The chapter at Texas A&M started about three years ago now, and there are only about 16 active chapters at the other veterinary schools, although some are in the process of starting new VOICE chapters. They just need help to do so, so the national organization is trying to help them.

What are some of your VOICE goals?

Coming from the African-American background, I know the percentage of us in veterinary school is not representative of the country’s population, so I would like to improve that and also allow people who often don’t feel included in things to feel included. I think that’s important at our school and also nationally, where we’re trying to push all of the different student-run organizations across the veterinary schools, keep everybody on track, and see what everybody is doing and where we are struggling and how we can get better. This year we are focusing on getting diversity pushed to the forefront of issues within the veterinary profession, and we will be working closely with the Association of American Veterinary Medical Colleges (AAVMC) and also with the American Veterinary Medical Association (AVMA). We’re really excited about that. I’ve already made contacts with Dr. Andrew Maccabe of AAVMC. He’s willing to help, along with the AVMA.

What more can we do as individuals to increase diversity?

If you come from a diverse cultural background, it is so important to be able to affect the younger generation. It’s not starting at the undergraduate level, or even necessarily the high school level, but elementary and middle school level. If you’re Asian, or black, or have a disability, or whatever, and the kids see you and think, “Oh wow, they can be veterinarians! That didn’t hinder them, so it shouldn’t hinder me.” We just need to reach out and have a bigger influence on our communities.

What influenced you to become a veterinarian, and how do you hope to inspire others?

I grew up going to the Boys & Girls Club of Collin County as a young child, and they always brought in speakers. They never brought in actual veterinarians, but they brought in lots of people who dealt with animals, and I’ve always loved animals, so the most logical step was to become a veterinarian. From there, I realized the lack of diversity and how it is not as common for African-Americans to go to veterinary school, so I have found veterinarians who mentored me, some with backgrounds similar to mine, some with other backgrounds. I do see the importance of reaching out, especially to the younger kids, and we have started doing that. We went to Neal Elementary in Bryan, which—although we did not realize it before we visited—is mostly underrepresented minorities, and a lot of them were just like, “Whoa, we’ve never had anything like this before!” You could just see the excitement. We talked to them about rabies and animals—not necessarily trying to get them all to become veterinarians, but just to expose them to some of these ideas.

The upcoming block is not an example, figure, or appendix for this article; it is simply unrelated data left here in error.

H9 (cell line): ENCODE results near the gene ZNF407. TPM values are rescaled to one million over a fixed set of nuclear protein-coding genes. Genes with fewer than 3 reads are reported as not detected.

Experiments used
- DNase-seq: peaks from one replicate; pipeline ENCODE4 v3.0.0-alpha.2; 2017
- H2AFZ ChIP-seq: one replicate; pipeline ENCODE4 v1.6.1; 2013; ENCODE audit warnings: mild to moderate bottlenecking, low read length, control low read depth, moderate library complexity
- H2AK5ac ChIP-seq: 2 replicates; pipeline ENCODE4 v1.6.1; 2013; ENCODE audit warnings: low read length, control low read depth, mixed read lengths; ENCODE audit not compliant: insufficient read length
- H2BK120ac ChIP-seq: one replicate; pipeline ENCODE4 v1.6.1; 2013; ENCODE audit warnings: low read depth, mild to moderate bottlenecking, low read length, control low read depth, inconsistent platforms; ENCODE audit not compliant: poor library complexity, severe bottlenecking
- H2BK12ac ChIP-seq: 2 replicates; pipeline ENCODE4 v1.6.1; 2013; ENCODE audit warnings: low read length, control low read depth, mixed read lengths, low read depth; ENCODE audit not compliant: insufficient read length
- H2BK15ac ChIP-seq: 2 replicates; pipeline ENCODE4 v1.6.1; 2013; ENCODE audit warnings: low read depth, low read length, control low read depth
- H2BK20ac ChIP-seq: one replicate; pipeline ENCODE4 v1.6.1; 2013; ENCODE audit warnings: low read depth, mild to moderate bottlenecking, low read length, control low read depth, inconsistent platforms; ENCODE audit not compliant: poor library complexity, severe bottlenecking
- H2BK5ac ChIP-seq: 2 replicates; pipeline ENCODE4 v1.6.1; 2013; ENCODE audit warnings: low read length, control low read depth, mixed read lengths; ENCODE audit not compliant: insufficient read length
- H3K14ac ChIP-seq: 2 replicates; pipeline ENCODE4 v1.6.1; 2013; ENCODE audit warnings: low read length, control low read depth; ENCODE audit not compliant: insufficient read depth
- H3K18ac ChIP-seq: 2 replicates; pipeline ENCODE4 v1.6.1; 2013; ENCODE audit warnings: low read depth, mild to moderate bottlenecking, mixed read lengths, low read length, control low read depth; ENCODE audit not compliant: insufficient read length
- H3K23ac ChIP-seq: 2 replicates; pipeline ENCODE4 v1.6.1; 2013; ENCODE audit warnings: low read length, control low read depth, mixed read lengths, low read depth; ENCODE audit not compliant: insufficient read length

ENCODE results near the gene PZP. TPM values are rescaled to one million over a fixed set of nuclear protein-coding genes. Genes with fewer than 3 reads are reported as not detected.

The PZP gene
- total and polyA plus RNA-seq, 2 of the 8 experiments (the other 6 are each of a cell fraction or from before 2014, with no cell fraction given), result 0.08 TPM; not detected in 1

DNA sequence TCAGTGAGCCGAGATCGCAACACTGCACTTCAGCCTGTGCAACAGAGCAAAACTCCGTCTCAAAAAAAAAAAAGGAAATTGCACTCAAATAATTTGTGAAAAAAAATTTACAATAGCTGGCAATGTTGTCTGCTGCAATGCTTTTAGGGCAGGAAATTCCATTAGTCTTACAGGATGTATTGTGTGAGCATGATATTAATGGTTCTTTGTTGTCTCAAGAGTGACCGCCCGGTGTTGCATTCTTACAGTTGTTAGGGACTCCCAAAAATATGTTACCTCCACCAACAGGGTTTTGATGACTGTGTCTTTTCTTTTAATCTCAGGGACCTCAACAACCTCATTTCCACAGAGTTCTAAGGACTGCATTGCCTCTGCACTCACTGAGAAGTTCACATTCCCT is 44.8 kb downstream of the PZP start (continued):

What are some of the steps we can take to increase awareness?

Right now, Rachel Caesar, who works with the USDA APHIS Animal Care, is in the midst of forming a professional group, and hopefully we’ll help build something for people to continue on and have affiliations and be working on the issues, where you can easily find something to join and stay in touch, have speakers, and find more information. I hope to be able to influence—or at least connect with people who have more influence—making people more aware. I think the first steps are awareness and education. From there, we could increase awareness of barriers, known or unforeseen, in our application process. I know Dr. Kenita Rogers and I and Ashton Richardson have worked together to figure out some of the barriers in admissions at Texas A&M. We’re reaching out to A&M University Prairie View to try to prepare them for Texas A&M’s rigorous application process and things that always slipped through the cracks. That’s where a lot of my efforts are focused right now.

Is support key to your organization’s success?

Some schools might be held back by the dean’s office not being supportive, but we have a huge supportive team. I think Texas A&M, at the veterinary college especially, is very much aware of the lack of diversity, and I feel like we are trying to take steps that way. It’s a long hard road, and right now we are not representative of our diverse population, but we have efforts in place as we attempt to improve that. Join! Join VOICE!


Contact Information: Megan Palsa,, 979-862-4216, 979-421-3121 (cell)